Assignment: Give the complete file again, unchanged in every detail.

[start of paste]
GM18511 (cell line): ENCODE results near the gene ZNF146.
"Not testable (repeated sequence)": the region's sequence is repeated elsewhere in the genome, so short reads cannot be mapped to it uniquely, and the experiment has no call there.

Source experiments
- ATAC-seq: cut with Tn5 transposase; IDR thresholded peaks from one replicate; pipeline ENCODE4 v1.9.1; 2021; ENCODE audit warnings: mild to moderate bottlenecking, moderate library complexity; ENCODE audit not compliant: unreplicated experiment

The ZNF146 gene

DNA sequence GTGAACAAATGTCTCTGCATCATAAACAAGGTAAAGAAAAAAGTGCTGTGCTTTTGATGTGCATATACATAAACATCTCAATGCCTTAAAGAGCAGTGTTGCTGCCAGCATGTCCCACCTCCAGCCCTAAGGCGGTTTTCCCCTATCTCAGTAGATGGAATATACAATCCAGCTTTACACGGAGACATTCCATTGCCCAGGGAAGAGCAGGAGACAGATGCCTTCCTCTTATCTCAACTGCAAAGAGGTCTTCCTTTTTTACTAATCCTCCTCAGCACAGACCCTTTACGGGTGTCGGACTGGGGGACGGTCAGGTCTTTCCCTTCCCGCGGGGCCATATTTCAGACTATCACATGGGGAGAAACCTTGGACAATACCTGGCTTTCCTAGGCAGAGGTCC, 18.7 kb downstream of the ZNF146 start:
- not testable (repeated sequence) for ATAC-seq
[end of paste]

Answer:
GM18511 (cell line): ENCODE results near the gene ZNF146.
"Not testable (repeated sequence)": the region's sequence is repeated elsewhere in the genome, so short reads cannot be mapped to it uniquely, and the experiment has no call there.

Source experiments
- ATAC-seq: cut with Tn5 transposase; IDR thresholded peaks from one replicate; pipeline ENCODE4 v1.9.1; 2021; ENCODE audit warnings: mild to moderate bottlenecking, moderate library complexity; ENCODE audit not compliant: unreplicated experiment

The ZNF146 gene

DNA sequence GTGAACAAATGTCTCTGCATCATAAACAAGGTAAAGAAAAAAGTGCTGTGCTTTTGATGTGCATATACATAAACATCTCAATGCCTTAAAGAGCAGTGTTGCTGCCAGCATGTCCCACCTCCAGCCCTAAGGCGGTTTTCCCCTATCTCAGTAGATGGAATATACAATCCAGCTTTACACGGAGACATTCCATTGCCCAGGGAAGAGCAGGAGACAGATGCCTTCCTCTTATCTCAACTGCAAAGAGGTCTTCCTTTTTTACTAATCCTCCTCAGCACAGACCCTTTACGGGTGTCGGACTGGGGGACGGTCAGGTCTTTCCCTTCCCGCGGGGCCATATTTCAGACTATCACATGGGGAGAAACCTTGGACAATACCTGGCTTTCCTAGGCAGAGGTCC, 18.7 kb downstream of the ZNF146 start:
- not testable (repeated sequence) for ATAC-seq